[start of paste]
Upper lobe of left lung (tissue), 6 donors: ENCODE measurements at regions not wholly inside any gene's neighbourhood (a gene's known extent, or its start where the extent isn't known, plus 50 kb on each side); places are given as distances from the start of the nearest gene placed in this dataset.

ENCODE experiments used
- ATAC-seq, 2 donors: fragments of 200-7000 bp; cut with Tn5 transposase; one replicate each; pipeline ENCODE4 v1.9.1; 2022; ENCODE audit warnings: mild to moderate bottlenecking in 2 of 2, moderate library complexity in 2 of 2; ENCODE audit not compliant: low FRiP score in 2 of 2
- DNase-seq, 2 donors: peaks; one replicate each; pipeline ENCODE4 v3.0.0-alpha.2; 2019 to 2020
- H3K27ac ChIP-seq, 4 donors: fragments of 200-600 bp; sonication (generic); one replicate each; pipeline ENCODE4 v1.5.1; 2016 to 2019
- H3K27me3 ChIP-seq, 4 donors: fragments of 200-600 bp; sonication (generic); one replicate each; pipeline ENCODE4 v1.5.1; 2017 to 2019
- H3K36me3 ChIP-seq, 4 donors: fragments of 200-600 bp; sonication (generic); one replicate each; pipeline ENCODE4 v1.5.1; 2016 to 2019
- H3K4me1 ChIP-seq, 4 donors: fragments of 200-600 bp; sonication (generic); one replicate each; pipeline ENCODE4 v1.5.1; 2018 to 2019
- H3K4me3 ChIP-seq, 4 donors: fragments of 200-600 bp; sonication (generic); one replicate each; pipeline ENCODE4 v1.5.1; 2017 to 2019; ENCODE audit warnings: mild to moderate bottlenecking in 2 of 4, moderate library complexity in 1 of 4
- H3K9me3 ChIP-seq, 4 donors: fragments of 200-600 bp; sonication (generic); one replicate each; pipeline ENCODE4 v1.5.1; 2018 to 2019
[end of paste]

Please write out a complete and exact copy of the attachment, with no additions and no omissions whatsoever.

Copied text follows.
Upper lobe of left lung (tissue), 6 donors: ENCODE measurements at regions not wholly inside any gene's neighbourhood (a gene's known extent, or its start where the extent isn't known, plus 50 kb on each side); places are given as distances from the start of the nearest gene placed in this dataset.

ENCODE experiments used
- ATAC-seq, 2 donors: fragments of 200-7000 bp; cut with Tn5 transposase; one replicate each; pipeline ENCODE4 v1.9.1; 2022; ENCODE audit warnings: mild to moderate bottlenecking in 2 of 2, moderate library complexity in 2 of 2; ENCODE audit not compliant: low FRiP score in 2 of 2
- DNase-seq, 2 donors: peaks; one replicate each; pipeline ENCODE4 v3.0.0-alpha.2; 2019 to 2020
- H3K27ac ChIP-seq, 4 donors: fragments of 200-600 bp; sonication (generic); one replicate each; pipeline ENCODE4 v1.5.1; 2016 to 2019
- H3K27me3 ChIP-seq, 4 donors: fragments of 200-600 bp; sonication (generic); one replicate each; pipeline ENCODE4 v1.5.1; 2017 to 2019
- H3K36me3 ChIP-seq, 4 donors: fragments of 200-600 bp; sonication (generic); one replicate each; pipeline ENCODE4 v1.5.1; 2016 to 2019
- H3K4me1 ChIP-seq, 4 donors: fragments of 200-600 bp; sonication (generic); one replicate each; pipeline ENCODE4 v1.5.1; 2018 to 2019
- H3K4me3 ChIP-seq, 4 donors: fragments of 200-600 bp; sonication (generic); one replicate each; pipeline ENCODE4 v1.5.1; 2017 to 2019; ENCODE audit warnings: mild to moderate bottlenecking in 2 of 4, moderate library complexity in 1 of 4
- H3K9me3 ChIP-seq, 4 donors: fragments of 200-600 bp; sonication (generic); one replicate each; pipeline ENCODE4 v1.5.1; 2018 to 2019